APC and PDP on Improving Maternal and Child Health in Nigeria

As we approach the new date for the presidential elections, we decided to use the additional time provided by the postponement to scrutinize the two leading party manifestoes on health in a bit more detail. While there are other parties also in the race, we have chosen for convenience to focus on the manifestoes of the two front-runner parties – the People’s Democratic Party (PDP) and the All Progressives Congress (APC).

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The APC in its manifesto has a section on healthcare.

Within the healthcare section of its manifesto, the APC says that it will:

Prioritize the reduction of the infant mortality rate by 2019 to 3%; reduce maternal mortality by more than 70%; reduce HIV/AIDs infection rate by 50% and other infectious diseases by 75%; improve life expectancy by additional 10 years on average through our national healthy living program.
Increase the number of physicians from 19 per 1000 population to 50 per 1000; increase national health expenditure per person per annum to about N50,000 (from less than N10,000 currently).
Increase the quality of all federal government owned hospitals to world class standard within five years.
Invest in cutting edge technology such as telemedicine in all major health centers in the country through active investment and partnership programs with the private sector.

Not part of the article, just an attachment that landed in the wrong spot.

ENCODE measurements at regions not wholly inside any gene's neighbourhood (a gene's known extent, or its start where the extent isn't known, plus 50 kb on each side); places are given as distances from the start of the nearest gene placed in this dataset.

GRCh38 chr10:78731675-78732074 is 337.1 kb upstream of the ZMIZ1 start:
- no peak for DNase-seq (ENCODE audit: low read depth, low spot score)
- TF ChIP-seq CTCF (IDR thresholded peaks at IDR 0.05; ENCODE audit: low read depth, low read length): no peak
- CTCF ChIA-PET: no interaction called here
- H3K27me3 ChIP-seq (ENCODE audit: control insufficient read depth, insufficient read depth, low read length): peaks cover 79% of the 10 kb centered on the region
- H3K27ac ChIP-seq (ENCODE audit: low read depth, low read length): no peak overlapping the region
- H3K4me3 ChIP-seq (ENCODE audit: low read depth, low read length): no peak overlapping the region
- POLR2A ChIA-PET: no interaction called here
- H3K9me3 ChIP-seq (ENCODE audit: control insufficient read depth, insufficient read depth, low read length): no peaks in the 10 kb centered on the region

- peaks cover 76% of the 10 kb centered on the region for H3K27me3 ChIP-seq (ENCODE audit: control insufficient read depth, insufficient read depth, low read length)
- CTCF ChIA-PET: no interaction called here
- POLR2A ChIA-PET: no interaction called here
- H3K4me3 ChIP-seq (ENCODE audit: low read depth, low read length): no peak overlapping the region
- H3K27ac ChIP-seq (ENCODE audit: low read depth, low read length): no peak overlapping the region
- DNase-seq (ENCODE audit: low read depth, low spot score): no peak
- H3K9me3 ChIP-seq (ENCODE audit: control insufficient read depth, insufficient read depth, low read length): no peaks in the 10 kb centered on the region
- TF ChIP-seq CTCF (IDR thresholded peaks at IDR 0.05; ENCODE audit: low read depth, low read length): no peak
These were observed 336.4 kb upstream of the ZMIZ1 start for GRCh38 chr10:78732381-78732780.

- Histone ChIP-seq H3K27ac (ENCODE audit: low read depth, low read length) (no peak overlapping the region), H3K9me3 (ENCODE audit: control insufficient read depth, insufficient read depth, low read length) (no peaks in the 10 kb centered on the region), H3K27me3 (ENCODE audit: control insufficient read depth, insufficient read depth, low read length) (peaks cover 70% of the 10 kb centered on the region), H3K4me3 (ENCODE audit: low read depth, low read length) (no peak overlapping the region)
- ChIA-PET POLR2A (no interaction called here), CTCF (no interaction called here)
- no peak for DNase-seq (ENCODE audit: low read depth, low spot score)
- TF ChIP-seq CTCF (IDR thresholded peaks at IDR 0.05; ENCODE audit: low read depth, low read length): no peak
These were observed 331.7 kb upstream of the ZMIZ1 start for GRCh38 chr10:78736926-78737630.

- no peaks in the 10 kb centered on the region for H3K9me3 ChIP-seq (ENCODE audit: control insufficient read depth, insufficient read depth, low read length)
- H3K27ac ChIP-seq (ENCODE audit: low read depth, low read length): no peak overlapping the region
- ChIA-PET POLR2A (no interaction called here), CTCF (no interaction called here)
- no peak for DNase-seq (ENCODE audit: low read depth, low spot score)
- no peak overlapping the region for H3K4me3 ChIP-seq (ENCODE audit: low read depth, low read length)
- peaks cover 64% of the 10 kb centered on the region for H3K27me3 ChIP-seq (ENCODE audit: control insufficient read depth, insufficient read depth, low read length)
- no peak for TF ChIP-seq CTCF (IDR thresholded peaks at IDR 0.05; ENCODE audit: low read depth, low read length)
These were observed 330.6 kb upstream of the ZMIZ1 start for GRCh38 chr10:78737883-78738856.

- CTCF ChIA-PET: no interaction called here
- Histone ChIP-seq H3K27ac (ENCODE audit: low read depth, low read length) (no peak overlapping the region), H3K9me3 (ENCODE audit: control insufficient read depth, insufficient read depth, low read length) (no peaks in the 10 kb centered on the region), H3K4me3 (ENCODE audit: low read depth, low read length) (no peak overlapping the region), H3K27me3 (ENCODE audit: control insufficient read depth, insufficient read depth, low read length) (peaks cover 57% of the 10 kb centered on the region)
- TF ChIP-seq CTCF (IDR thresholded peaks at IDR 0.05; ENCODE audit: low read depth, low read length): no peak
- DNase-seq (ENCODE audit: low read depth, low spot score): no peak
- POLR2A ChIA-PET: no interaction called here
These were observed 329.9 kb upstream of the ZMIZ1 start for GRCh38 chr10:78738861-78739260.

Provide free ante-natal care for pregnant women, free health care for babies and children up to school going age and for the aged and free treatment for those afflicted with infectious diseases such as tuberculosis and HIV/AIDS.
Boost the local manufacture of pharmaceuticals and make non adulterated drugs readily available.

The PDP section on health says that:
The party shall present a comprehensive health-care policy for the country, the essential aim of which shall be:

Health-care for all citizens;
Free medical services in all institutions of learning; and
Free medical services to the aged and the handicapped.

As its strategy, it says that: PDP in government shall:

Ensure that all Nigerians, particularly the young and the aged, shall have access to free medical services;
Provide free immunization to all children;
Progressively establish primary health centre, equipped with pharmacies, within the reach of every Nigeria, particularly the rural dwellers.
Progressively provide General Hospitals in all Local Government headquarters; specialist hospitals in all State Capitals.
Encourage research into traditional medical, practices and integrate these practices into the orthodox medical system.
Equip and expand the teaching Hospitals in the country;
Embark on mass training of paramedical personnel to meet the needs of our ruralpopulace;
Encourage more students to train as medical doctors;
Provide special incentives for medical practitioners and other medical Personnel with particular emphasis in those located in remote areas;
Stimulate the local production of medical drugs and other supplies;